In the last blog, we left off talking about the repercussions associated with NSAID use. The main important point to differentiate is the primary groups of anti-inflammatory medication used. The first are NSAIDs and the second are COX-2 inhibitors. COX-2 inhibitors were created because long-term use of NSAIDs is associated with gastrointestinal, renal, and cardiovascular side effects. COX-2 inhibitors were highly touted as they did not have these side effects. However, it was later found that COX-2 inhibitors had potentially serious consequences with the cardiovascular system, so practitioners began decreasing the frequency  they prescribed the medication. These are the serious side affects of NSAIDs on organ function, but NSAIDs are designed to affect body tissue, which can also have side effects.

NSAIDs affect the different tissues in the body uniquely, so it is important to understand and differentiate what kind of tissue is injured in order to know if NSAIDs will be effective for it. We will go through the main tissue types that NSAIDs are commonly used for. The studies available for review are a mix of human and animal trials. Let’s delve deeper into each tissue.

Muscle: NSAID’s use with muscle soreness has been shown to help with short-term muscle pain, but it does not have any effect on long-term pain and muscle healing [1]. Many people talk about using NSAIDs to help their upper shoulders feel less painful after a long day at work. The shoulders feel better for awhile, but then they go back to where they were before. This is because NSAIDs are a short-term way to mask the pain, but they are not helping the underlying problem(s).

Bone: If there is a fracture, it is wise to avoid long term NSIAD use. Patients who used NSAIDs during the first 3 months after a fracture had a 4-fold risk of their fracture not healing properly [1]. Further animal and human studies found that even taking NSIADs for only 1 to 2 weeks can delay fracture healing [1]. In a study of 42 patients with Colles’ fractures (a type of wrist fracture), 6 out of the 21 patients who took NSAIDs had a non-union. Out of the 21 patients who did not take NSAIDs, all had their fractures unionize [2]. Out of all of the tissues tested with NSAID use, bone has the most conclusive research that NSAIDs have a negative effect on its healing.

Ligament: No significant differences have been seen with ligament healing in animal studies over long term follow ups [2]. However, when NSAIDs were provided to subjects with grade 1 or 2 ankle sprains there was less pain and earlier functional recovery [1].

Tendon: Tendon attaches a muscle to a bone. This is important to know because sometimes an injury happens on the tendon body itself, and sometimes it happens where the tendon actually inserts on the bone. One aspect that was postulated by physicians was that NSAIDs actually improved tendon regeneration during an injury. The thought behind this was that neutrophils and macrophages (the ‘Pac-Man’ particles that clean up an area) can exacerbate a tissue injury, and using NSAIDs to reduce the number of these cells in the area would lead to less degradation of the tendon. Marsolais et al. found in 2003 that this was actually not the case. Though neutrophils and macrophages were fewer after taking NSAIDs, there was no improvement in tendon regeneration. If an injury is on a tendon, most evidence states that NSAIDs have little effect on the tendon healing other than decreasing pain [1]. However, if the injury is at the insertion of a tendon and bone, (many rotator cuff tears are here) NSAIDs have been shown to delay healing time [2]. Studies show that the failure load after healing on the tendon is actually much lower when NSAIDs are used for two weeks after a rotator cuff repair in a rat model [2].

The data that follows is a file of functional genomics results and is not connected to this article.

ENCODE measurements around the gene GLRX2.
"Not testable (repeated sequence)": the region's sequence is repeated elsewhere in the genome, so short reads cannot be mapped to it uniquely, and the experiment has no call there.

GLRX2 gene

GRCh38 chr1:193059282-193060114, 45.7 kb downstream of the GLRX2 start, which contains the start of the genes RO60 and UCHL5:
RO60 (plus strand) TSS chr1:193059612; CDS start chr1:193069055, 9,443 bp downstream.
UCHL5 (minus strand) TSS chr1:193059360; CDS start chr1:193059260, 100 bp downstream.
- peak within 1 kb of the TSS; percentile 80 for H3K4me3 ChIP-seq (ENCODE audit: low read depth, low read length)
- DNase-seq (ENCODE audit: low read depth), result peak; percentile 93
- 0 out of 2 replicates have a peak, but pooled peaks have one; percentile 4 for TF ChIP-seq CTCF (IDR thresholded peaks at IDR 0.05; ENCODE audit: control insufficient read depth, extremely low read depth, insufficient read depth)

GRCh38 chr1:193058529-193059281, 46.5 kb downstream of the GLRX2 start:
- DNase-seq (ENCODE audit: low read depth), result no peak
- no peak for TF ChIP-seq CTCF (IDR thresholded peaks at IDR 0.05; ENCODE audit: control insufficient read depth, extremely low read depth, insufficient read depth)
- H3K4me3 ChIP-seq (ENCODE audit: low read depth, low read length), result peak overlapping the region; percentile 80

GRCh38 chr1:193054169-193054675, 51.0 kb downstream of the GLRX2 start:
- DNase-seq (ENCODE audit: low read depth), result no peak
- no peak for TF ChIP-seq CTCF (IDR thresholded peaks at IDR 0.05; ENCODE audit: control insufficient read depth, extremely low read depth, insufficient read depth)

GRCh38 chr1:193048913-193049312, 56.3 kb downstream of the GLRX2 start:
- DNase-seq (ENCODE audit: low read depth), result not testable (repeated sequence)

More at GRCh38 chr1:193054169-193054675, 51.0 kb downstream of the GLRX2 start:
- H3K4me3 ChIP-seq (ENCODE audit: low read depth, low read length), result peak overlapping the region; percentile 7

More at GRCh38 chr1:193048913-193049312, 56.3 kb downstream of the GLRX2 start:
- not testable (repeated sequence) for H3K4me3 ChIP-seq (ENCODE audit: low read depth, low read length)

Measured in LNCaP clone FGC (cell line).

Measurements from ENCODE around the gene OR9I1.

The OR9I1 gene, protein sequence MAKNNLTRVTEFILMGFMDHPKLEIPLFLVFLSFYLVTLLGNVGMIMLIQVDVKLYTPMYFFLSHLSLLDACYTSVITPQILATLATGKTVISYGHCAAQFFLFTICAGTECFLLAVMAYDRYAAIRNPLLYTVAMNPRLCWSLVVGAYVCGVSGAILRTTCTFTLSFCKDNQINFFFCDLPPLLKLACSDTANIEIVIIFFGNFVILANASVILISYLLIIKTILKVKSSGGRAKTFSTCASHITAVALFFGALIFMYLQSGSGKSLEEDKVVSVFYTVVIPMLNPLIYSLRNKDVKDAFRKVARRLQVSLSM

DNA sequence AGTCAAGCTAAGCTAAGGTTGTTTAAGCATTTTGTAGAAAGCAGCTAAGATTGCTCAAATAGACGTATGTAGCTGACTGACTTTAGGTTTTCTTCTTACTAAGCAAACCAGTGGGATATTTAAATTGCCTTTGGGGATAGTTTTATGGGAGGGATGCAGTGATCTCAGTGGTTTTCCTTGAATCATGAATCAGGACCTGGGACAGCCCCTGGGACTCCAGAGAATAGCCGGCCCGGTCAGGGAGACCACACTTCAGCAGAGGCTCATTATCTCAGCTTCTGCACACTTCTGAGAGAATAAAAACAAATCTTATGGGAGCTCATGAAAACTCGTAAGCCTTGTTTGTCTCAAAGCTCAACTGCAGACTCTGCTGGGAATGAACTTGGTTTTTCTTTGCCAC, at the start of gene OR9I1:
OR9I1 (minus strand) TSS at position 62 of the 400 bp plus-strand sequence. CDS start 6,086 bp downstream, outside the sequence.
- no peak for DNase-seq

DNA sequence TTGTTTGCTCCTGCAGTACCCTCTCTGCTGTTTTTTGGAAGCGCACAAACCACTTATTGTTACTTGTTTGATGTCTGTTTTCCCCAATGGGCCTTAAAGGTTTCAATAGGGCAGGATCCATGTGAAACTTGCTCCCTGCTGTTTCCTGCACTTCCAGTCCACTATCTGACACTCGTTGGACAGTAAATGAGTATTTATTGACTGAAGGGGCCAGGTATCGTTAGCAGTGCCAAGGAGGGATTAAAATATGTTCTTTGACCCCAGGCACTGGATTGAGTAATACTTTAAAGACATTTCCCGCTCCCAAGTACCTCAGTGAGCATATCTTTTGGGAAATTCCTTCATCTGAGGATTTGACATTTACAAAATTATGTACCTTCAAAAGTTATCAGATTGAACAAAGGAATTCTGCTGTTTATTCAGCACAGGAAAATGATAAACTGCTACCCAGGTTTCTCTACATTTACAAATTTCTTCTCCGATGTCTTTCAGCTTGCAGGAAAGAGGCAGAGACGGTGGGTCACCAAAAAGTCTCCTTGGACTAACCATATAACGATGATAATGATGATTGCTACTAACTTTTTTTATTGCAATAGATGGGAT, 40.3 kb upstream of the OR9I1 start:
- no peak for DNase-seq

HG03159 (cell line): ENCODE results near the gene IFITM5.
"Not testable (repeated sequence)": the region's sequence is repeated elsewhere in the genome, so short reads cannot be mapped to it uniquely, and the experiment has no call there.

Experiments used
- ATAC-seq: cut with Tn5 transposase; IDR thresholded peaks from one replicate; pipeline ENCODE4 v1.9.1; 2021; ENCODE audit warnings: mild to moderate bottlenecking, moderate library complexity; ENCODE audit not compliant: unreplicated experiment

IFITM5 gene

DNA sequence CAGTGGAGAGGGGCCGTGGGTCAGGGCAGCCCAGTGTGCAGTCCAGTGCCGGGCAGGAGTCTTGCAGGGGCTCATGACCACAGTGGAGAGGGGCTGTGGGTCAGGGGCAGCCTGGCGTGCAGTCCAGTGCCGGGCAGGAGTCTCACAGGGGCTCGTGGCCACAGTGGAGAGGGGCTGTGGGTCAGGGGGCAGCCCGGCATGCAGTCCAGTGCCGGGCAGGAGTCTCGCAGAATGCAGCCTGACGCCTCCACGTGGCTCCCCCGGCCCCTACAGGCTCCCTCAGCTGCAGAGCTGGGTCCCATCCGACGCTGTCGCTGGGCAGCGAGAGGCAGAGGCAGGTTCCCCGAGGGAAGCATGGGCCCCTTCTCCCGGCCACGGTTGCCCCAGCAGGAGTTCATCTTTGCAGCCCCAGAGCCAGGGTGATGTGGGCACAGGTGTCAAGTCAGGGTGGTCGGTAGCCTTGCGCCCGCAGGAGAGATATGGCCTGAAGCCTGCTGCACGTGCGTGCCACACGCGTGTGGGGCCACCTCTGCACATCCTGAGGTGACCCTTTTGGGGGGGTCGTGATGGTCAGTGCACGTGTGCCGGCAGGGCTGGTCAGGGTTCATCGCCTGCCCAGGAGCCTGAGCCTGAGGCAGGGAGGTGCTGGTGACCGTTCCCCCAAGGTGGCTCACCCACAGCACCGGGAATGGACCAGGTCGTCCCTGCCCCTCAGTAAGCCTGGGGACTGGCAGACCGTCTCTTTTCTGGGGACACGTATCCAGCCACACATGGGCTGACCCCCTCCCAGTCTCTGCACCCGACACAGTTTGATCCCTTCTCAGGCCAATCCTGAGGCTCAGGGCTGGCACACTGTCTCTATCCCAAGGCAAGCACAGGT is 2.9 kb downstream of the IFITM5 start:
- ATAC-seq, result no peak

Bayer first introduced aspirin in 1897 and since then NSAIDs have become a mainstay in any American household. Though NSAIDs have the potential to decrease inflammation and pain, they also have effects that can be detrimental to our stomach, kidneys, and heart. Additionally, NSAIDs can have negative effects on the tissue on our body. Knowledge is power and I hope that information in this blog will help you, the consumer, make an educated decision on when to use NSAIDs and when to let the body heal itself naturally. If you have questions or concerns regarding the use of NSAIDs or other medications, contact your medical provider to discuss the appropriate plan of action.

 Works Cited
[1] Patel, D., & Adrian, B. (2011). Do nsaids impair healing of musculoskeletal injuries? – see more at: http://www.rheumatologynetwork.com/articles/do-nsaids-impair-healing-musculoskeletal-injuries
[2] O’Conner, J., & Lysz, T. (2008). Celevoxib, nsaids, and the skeleton. Drugs Today, 44(9), 693-709.
[3] Marsolias, D., & Frenette, J. (2005). [inflammation and tendon healing]. Med Sci, 21(2), 161-168.